• [0012]
    FIG. 1 is a general block diagram of a system including an image processing unit for breast border detection according to an embodiment of the present invention;
  • [0013]
    FIG. 2 is a block diagram illustrating in more detail aspects of the image processing unit for breast border detection according to an embodiment of the present invention;
  • [0014]
    FIG. 3 is a block diagram of an exemplary image processing unit for breast border detection according to an embodiment of the present invention illustrated in FIG. 2;
  • [0015]
    FIG. 4 is a flow diagram illustrating operations performed by an image processing unit for breast border detection according to an embodiment of the present invention illustrated in FIG. 3;
  • [0016]
    FIG. 5 is a flow diagram illustrating operations performed by a subsampling unit included in an image processing unit for breast border detection according to an embodiment of the present invention illustrated in FIG. 3;
  • [0017]
    FIG. 6 is a flow diagram illustrating operations performed by a cropping unit included in an image processing unit for breast border detection according to an embodiment of the present invention illustrated in FIG. 3;
  • [0018]
    FIG. 7A illustrates an exemplary mammogram image with visible imaging plate along two edges;
  • [0019]
    FIG. 7B illustrates an exemplary mammogram image obtained after imaging plate cropping according to an embodiment of the present invention illustrated in FIG. 6;
  • [0020]
    FIG. 8 is a flow diagram illustrating operations performed by a clustering unit included in an image processing unit for breast border detection according to an embodiment of the present invention illustrated in FIG. 3;
  • [0021]
    FIG. 9 illustrates an exemplary output of a clustering unit included in an image processing unit for breast border detection according to an embodiment of the present invention illustrated in FIG. 8;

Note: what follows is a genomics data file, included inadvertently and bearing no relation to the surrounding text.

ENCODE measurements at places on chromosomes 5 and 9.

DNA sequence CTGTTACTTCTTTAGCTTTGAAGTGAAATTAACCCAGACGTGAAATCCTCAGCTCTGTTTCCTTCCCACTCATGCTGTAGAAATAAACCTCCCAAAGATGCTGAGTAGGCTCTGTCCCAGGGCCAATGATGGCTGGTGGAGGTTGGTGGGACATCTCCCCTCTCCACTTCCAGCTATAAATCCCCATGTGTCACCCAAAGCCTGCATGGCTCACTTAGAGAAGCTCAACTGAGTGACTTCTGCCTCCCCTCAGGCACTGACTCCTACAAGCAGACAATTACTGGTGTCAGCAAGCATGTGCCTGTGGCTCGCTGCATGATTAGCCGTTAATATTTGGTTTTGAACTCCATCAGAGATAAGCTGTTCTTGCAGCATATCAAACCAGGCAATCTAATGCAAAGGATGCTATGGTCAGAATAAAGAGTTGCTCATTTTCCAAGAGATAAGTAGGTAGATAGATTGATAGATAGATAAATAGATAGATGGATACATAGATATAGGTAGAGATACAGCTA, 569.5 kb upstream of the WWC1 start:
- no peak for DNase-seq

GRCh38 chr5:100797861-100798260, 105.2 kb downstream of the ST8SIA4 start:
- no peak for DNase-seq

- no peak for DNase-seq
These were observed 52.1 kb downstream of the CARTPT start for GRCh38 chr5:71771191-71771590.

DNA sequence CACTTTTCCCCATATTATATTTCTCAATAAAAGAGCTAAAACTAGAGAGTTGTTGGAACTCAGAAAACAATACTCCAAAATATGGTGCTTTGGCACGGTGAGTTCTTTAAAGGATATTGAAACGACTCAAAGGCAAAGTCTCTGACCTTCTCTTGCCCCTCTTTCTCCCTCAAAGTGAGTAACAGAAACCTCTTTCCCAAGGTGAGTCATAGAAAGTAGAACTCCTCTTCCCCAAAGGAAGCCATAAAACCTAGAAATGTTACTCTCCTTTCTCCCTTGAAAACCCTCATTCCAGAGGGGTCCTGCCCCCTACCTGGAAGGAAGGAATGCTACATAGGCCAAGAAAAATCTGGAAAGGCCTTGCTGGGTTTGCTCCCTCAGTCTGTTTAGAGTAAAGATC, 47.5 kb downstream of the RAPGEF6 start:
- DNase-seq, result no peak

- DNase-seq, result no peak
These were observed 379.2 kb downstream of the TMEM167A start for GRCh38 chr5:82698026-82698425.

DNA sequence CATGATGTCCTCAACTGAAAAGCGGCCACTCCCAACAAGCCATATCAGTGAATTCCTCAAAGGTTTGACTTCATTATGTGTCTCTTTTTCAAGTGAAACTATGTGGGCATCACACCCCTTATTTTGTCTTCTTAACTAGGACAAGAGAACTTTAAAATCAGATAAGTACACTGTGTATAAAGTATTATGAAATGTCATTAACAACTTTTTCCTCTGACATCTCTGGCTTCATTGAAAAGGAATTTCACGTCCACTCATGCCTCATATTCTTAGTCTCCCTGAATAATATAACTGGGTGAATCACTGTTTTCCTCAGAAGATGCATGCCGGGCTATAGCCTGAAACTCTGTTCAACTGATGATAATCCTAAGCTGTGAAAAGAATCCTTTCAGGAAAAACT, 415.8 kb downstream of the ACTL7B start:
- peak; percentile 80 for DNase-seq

• [0022]
    FIG. 10 is a flow diagram illustrating operations performed by a cluster merging unit included in an image processing unit for breast border detection according to an embodiment of the present invention illustrated in FIG. 3;
  • [0023]
    FIG. 11 illustrates an exemplary output of a cluster merging unit included in an image processing unit for breast border detection according to an embodiment of the present invention illustrated in FIG. 10;
  • [0024]
    FIG. 12 is a flow diagram illustrating operations performed by a connected components analysis and selection unit included in an image processing unit for breast border detection according to an embodiment of the present invention illustrated in FIG. 3;
  • [0025]
    FIG. 13 is a flow diagram illustrating operations performed by a tag rejection unit included in an image processing unit for breast border detection according to an embodiment of the present invention illustrated in FIG. 3;
  • [0026]
    FIG. 14 illustrates an exemplary output of a tag rejection unit included in an image processing unit for breast border detection according to an embodiment of the present invention illustrated in FIG. 13;
  • [0027]
    FIG. 15 is a flow diagram illustrating operations performed by a supersampling unit included in an image processing unit for breast border detection according to an embodiment of the present invention illustrated in FIG. 3; and
  • [0028]
    FIG. 16 illustrates exemplary outputs of an image processing unit for breast border detection according to an embodiment of the present invention illustrated in FIG. 3.
  • DETAILED DESCRIPTION
  • [0029]
    Aspects of the invention are more specifically set forth in the accompanying description with reference to the appended figures. FIG. 1 is a general block diagram of a system including an image processing unit for breast border detection according to an embodiment of the present invention. The system 80 illustrated in FIG. 1 includes the following components: an image input unit 25; an image processing unit 35; a display 65; an image output unit 55; a user input unit 75; and a printing unit 45. Operation of the system 80 in FIG. 1 will become apparent from the following discussion.
  • [0030]